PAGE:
This Wednesday, Sept. 13, students gathered into the Sykes auditorium to attend the Defend DACA Learn-In co-sponsored by the Psychology Club, the Political Science department, Students for a Democratic Society and the Sexuality and Gender Alliance. The event, whose goal was to help those who attended “learn about DACA and the DREAM act” and “how to contact their state and national government representatives,” was principally organized by Noah Lessner, president of the Psychology Club and Professor Linda Stevenson, interim-dean of the Political Science department.
As the last people filed in through the doors, Lessner took to the stage to dim the lights and welcome the attendants to the Learn-In. The junior psychology and women’s and gender studies major introduced the event by clarifying for the audience that, “DACA stands for ‘deferred action for childhood arrivals’ and it’s a program that protects dreamers. Dreamers are children who became eligible for the program by arriving in the U.S. before [the] age of 16 and have been living in the U.S since June 2007.” He went on to explain that deportations of DACA recipients will begin, “if no law is put into place by March 5, 2018.” Lessner concluded his statements with a quote by Nelson Mandela, former president of South Africa, who said, “there can be no keener revelation of a society’s soul than the way in which it treats its children.”
Lessner then invited Stevenson to the stage. The Professor of Latin American studies began her remarks by explaining her eagerness to participate in the event. Her interest, Stevenson said, “[is] a little bit non-academic. It’s that, back when I was in my twenties and out of college and trying to figure out life…I lived in Puerto Vallarta in a neighborhood on the edge of town…Probably 90 percent of the families had somebody, or lots of bodies, in the states and…I met a lot of people who had come and gone and families telling stories about some people who had left for ‘el Norte’ and not come back and couldn’t know what happened to them. Then others who found out that people had died people had been disappeared or kidnapped in the process. There’s a lot of pain around these issues and a lot of concern.”
Stevenson then walked away from the podium to light, “a red candle [to symbolize] the blood spilled around this issue and that it’s not light its very heavy; people experience loss when they migrate.” After waving out one match she said, “at the same time, there are a lot of people who care… about it and the leaders who have created policy around that give us hope, and I hope that the white candle can give you some hope with the actions that you decide to take after this.” Stevenson then lit a white candle placed next to the red one on the stage, and took her seat.
Kevin Carson, president of College Democrats, came up to the stage and reminded the audience that, “our representative is Ryan Costello here in the 6th district, and it’s extremely important that for us as citizens of the United States and members of our congressional district and as a part of West Chester University we need our voice to be heard…because Ryan Costello has agreed with Donald Trump 90 percent of the time.” Carson then said, “Today Politico just released a poll that says that 54 percent of the public believes that there should be a path to citizenship for our Dreamers…and for the past few weeks now there have been people outside [Representative Costello’s] office on Market Street, every Friday, protesting making sure that their voices are heard” The political science major said, “I urge all of you to call Congressman Costello’s Washington office and West Chester office or even go to his website where you can write to him directly. This can spark a change to protect our dreamers.”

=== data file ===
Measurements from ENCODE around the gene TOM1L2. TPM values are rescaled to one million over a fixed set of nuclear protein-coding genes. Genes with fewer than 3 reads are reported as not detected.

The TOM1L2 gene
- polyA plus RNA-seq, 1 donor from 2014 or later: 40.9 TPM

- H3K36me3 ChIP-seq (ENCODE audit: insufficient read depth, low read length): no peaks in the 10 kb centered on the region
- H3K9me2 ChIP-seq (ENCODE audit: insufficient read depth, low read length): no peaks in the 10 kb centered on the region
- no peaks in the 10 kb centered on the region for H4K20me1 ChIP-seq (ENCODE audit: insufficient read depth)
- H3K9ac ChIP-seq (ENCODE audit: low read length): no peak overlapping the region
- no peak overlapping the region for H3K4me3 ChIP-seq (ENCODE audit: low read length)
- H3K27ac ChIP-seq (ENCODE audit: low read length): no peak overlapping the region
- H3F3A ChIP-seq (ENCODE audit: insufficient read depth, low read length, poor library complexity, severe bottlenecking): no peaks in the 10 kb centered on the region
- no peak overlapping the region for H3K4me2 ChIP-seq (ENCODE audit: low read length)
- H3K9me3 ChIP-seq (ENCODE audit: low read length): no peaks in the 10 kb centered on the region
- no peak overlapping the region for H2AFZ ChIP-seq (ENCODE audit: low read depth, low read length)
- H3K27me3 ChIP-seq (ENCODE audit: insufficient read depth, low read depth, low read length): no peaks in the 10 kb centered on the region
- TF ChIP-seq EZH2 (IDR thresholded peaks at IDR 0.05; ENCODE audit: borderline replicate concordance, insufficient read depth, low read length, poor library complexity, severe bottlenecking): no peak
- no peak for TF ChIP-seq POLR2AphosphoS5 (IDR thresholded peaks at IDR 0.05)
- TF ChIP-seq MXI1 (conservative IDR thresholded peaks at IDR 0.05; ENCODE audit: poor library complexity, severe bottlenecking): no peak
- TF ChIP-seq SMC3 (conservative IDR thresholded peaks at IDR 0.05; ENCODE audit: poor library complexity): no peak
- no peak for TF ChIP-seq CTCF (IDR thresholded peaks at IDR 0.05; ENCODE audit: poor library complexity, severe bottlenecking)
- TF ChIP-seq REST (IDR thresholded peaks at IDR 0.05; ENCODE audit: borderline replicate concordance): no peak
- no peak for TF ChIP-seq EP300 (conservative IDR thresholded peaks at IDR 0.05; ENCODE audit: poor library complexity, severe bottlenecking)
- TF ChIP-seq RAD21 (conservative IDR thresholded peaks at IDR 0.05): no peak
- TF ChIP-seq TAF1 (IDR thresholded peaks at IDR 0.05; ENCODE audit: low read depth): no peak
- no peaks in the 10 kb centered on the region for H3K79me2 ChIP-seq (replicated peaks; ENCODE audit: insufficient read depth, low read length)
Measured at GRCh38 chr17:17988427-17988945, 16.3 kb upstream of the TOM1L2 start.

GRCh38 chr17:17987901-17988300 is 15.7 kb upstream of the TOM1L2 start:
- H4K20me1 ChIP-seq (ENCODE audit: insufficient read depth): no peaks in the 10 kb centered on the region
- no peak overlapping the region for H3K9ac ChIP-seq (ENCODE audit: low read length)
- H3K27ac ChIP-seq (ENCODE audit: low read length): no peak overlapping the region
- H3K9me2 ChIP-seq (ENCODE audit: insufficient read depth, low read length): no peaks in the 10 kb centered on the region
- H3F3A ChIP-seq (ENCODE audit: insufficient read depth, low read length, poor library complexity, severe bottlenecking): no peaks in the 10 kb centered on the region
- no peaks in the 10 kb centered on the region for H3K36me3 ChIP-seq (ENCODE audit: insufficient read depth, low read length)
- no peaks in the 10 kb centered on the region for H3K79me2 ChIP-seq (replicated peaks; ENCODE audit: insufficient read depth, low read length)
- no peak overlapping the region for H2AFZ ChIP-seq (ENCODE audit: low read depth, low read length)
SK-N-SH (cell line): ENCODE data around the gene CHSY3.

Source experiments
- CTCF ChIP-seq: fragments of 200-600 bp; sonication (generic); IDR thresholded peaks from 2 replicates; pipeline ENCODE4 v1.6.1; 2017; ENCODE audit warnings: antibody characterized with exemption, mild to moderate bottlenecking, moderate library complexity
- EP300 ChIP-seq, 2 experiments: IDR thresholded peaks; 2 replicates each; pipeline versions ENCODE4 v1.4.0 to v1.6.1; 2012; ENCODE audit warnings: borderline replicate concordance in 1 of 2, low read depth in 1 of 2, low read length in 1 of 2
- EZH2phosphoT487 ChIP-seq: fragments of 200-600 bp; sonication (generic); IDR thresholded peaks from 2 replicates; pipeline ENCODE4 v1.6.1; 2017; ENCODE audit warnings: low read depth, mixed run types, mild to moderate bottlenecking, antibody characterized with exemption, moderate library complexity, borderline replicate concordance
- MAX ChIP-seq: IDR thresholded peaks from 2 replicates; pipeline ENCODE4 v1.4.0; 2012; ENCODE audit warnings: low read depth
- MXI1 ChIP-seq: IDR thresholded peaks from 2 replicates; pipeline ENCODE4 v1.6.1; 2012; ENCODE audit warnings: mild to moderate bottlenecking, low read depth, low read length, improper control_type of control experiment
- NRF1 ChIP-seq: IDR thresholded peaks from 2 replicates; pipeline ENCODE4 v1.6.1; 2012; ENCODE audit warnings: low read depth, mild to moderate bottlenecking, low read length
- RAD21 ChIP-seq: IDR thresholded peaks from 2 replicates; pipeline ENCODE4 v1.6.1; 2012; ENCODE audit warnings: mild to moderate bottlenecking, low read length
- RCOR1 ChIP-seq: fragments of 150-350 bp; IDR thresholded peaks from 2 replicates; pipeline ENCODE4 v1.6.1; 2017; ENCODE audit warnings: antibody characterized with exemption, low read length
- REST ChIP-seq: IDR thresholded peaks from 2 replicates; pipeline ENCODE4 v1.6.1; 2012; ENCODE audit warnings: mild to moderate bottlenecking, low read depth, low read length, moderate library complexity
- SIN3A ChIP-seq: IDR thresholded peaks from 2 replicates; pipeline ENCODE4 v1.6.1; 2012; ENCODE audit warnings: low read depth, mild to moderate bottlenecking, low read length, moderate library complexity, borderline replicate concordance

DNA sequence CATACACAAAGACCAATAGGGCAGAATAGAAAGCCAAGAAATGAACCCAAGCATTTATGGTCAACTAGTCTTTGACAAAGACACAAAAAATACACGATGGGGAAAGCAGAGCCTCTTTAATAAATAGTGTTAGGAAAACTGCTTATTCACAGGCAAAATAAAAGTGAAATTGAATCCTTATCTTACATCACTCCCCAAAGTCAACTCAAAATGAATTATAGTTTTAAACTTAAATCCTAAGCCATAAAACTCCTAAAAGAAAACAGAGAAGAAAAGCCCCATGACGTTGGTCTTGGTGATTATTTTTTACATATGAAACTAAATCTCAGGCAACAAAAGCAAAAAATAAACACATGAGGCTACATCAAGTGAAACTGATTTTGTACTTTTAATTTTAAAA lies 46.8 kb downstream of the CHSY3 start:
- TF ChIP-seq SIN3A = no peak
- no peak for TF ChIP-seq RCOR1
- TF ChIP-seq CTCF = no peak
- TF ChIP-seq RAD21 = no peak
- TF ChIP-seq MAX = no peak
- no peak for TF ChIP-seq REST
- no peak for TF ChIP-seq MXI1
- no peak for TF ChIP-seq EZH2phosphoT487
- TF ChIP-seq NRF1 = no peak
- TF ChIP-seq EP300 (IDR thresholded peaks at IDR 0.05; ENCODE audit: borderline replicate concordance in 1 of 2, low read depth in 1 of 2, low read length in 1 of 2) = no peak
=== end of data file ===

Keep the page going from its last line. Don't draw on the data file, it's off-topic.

A representative from the Students for a Democratic Society also presented at the event to discuss the DACA decision and the need to accurately examine Latin American immigration patterns and their effect on the U.S. They further detailed the importance of incorporating the history of U.S militaristic intervention of Latin American countries in the discussion about Latin American immigration.
The event concluded with Norma Montesino, peer educator at the Center for Women and Gender Equity, responding to West Chester University President Christopher Fiorentino’s letter to the students regarding DACA. She requested that Fiorentino, “clarify the intent of [his] message.” Montesino said, “our students want to know how their present and future academic career will be impacted at West Chester University.” Upon further questioning Montesino said, “the resources that President Christopher Fiorentino suggested, in his words, ‘to monitor the situation and seek to support affected students appropriately,’ the Center for International Programs and the Office of Social Equity,’ are neither appropriate nor safe resources for affected students to use.”
She further said that in her capacity as peer educator she, “reached out to these offices for clarification on the services that they are able to provide for affected students,” and the organizations suggested by Fiorentino said, “that they are not legally allowed to assist these students with filing for DACA renewal and are not trained to do so.” She cited the Chair of PASSHE, Cynthia D. Shapira, who advised that, “students from the 14 State System universities affected by this issue can receive a no-cost, confidential consultation with the State System’s immigration counsel, Goldblum & Pollins, by calling (215) 885-3600.”
Aaron Gallant is a third-year student majoring in urban and environmental planning with minors in anthropology and Spanish. He can be reached at AG851503@wcupa.edu.